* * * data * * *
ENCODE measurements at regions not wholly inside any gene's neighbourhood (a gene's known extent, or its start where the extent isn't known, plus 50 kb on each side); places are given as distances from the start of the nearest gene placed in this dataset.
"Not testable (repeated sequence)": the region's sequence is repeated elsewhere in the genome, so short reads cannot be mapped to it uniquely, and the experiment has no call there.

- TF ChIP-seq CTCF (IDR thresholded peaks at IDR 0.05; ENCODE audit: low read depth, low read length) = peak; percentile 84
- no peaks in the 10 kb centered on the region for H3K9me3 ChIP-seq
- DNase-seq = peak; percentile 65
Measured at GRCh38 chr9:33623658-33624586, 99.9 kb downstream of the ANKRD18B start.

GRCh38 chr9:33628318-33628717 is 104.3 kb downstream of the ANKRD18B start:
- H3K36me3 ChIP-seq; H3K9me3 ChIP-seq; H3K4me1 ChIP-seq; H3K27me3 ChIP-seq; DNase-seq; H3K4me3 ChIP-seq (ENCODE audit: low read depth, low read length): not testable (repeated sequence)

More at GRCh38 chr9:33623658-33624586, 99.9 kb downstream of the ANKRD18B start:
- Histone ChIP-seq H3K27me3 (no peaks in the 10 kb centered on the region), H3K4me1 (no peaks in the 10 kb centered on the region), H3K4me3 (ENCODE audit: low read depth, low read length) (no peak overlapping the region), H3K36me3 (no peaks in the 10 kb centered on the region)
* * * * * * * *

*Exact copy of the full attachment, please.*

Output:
ENCODE measurements at regions not wholly inside any gene's neighbourhood (a gene's known extent, or its start where the extent isn't known, plus 50 kb on each side); places are given as distances from the start of the nearest gene placed in this dataset.
"Not testable (repeated sequence)": the region's sequence is repeated elsewhere in the genome, so short reads cannot be mapped to it uniquely, and the experiment has no call there.

- TF ChIP-seq CTCF (IDR thresholded peaks at IDR 0.05; ENCODE audit: low read depth, low read length) = peak; percentile 84
- no peaks in the 10 kb centered on the region for H3K9me3 ChIP-seq
- DNase-seq = peak; percentile 65
Measured at GRCh38 chr9:33623658-33624586, 99.9 kb downstream of the ANKRD18B start.

GRCh38 chr9:33628318-33628717 is 104.3 kb downstream of the ANKRD18B start:
- H3K36me3 ChIP-seq; H3K9me3 ChIP-seq; H3K4me1 ChIP-seq; H3K27me3 ChIP-seq; DNase-seq; H3K4me3 ChIP-seq (ENCODE audit: low read depth, low read length): not testable (repeated sequence)

More at GRCh38 chr9:33623658-33624586, 99.9 kb downstream of the ANKRD18B start:
- Histone ChIP-seq H3K27me3 (no peaks in the 10 kb centered on the region), H3K4me1 (no peaks in the 10 kb centered on the region), H3K4me3 (ENCODE audit: low read depth, low read length) (no peak overlapping the region), H3K36me3 (no peaks in the 10 kb centered on the region)